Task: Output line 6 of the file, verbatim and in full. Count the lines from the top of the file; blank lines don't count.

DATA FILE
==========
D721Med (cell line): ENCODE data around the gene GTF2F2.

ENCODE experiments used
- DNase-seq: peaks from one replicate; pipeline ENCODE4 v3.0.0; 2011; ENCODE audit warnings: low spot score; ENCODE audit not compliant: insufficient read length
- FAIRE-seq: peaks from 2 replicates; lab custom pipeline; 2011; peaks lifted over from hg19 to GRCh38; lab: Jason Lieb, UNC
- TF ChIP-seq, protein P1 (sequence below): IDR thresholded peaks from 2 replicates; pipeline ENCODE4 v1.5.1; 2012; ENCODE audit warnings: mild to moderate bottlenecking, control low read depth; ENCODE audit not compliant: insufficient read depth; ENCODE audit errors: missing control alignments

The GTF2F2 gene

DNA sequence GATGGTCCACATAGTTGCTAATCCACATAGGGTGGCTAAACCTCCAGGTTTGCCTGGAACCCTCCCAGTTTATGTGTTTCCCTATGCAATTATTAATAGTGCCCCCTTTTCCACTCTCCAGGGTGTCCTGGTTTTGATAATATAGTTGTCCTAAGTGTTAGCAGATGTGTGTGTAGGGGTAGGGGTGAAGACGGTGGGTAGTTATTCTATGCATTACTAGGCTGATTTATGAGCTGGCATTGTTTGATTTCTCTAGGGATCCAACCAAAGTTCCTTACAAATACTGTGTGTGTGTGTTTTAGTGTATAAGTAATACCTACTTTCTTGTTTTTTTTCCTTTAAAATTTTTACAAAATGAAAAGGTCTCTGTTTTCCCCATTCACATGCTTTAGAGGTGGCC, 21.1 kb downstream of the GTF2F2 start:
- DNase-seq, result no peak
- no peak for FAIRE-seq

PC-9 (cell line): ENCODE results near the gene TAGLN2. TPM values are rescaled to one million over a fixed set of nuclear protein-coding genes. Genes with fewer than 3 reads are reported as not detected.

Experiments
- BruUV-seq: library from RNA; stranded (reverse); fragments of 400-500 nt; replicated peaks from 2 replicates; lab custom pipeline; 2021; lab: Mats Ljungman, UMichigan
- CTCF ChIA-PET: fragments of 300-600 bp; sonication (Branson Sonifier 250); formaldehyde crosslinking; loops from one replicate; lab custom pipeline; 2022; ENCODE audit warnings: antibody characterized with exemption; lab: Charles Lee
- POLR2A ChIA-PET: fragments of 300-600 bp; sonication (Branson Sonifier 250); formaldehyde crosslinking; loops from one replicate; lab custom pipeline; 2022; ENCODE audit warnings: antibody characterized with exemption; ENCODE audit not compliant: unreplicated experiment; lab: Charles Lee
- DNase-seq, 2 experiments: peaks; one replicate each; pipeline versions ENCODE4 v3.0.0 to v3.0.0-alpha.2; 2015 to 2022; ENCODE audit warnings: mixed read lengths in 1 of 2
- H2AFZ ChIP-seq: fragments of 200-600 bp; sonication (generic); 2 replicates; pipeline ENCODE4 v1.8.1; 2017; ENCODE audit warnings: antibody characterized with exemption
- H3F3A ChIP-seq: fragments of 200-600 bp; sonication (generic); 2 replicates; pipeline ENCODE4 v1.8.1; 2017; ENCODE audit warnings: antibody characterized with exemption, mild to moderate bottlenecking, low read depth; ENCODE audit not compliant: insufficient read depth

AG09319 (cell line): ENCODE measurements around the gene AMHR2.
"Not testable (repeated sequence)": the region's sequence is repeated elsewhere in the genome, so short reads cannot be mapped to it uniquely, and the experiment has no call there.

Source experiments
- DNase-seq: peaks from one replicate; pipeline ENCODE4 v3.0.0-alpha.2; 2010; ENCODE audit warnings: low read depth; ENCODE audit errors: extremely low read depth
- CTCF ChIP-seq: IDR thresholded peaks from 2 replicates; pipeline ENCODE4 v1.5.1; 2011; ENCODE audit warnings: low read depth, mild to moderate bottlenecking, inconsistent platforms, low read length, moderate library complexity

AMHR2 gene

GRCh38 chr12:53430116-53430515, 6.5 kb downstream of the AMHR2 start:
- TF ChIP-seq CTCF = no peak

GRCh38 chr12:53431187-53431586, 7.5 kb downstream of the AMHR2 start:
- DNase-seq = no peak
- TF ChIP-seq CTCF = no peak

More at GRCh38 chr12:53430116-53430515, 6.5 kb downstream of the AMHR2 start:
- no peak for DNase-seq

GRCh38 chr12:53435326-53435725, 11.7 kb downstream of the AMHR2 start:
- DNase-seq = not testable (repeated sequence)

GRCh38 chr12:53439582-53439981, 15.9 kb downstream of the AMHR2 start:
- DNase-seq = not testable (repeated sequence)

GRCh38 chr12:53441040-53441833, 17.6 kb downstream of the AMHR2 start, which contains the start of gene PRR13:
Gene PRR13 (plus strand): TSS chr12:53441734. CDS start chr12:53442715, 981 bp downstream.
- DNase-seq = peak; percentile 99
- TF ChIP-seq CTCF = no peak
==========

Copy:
The GTF2F2 gene